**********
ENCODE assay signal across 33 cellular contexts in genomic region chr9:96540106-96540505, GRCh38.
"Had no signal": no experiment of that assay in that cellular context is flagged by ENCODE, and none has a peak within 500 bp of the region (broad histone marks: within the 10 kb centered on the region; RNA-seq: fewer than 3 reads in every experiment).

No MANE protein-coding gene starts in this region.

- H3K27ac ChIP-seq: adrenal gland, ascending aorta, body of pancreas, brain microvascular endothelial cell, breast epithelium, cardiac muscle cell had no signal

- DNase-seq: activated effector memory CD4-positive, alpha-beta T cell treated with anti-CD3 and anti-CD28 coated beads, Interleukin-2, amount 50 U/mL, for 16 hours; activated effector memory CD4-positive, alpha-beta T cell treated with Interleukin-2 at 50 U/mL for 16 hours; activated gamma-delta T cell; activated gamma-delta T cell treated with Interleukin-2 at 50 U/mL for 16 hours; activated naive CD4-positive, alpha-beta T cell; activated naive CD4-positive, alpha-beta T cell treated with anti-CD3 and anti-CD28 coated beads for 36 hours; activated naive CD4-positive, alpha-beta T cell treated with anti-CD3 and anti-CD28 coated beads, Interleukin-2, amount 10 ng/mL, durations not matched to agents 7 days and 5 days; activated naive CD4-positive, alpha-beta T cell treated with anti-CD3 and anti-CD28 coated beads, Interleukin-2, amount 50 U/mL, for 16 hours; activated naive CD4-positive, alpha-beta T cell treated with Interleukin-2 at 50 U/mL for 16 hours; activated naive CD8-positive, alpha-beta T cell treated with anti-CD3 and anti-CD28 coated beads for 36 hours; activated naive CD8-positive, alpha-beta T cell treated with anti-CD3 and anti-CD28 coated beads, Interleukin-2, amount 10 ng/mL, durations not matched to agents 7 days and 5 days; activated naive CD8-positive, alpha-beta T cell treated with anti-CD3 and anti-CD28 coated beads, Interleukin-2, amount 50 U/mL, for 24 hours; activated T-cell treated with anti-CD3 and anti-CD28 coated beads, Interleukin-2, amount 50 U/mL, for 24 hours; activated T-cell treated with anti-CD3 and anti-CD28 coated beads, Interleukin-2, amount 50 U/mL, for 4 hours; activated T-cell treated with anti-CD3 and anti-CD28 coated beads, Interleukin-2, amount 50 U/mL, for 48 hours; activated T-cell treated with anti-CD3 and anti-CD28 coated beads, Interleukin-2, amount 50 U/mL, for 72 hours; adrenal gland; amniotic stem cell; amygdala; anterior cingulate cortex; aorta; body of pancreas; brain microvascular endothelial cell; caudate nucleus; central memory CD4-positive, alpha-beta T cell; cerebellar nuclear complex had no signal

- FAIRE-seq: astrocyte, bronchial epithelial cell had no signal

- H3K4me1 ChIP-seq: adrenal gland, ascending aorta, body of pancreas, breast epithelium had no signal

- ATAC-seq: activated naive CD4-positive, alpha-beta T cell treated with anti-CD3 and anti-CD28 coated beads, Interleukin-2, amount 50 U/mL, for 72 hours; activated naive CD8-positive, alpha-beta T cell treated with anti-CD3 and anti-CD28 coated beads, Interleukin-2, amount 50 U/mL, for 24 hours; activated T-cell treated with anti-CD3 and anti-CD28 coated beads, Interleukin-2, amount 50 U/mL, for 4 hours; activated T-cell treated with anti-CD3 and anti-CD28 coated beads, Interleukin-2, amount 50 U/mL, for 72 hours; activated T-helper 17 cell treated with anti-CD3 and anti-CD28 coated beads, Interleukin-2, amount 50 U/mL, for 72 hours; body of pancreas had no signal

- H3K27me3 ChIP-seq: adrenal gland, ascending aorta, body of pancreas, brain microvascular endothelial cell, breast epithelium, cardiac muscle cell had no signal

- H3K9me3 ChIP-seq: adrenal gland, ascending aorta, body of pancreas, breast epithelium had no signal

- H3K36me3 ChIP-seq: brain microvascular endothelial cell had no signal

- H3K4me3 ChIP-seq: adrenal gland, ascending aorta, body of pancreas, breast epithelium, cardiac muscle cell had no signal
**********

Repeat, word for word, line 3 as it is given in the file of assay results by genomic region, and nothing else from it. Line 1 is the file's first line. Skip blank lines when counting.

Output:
No MANE protein-coding gene starts in this region.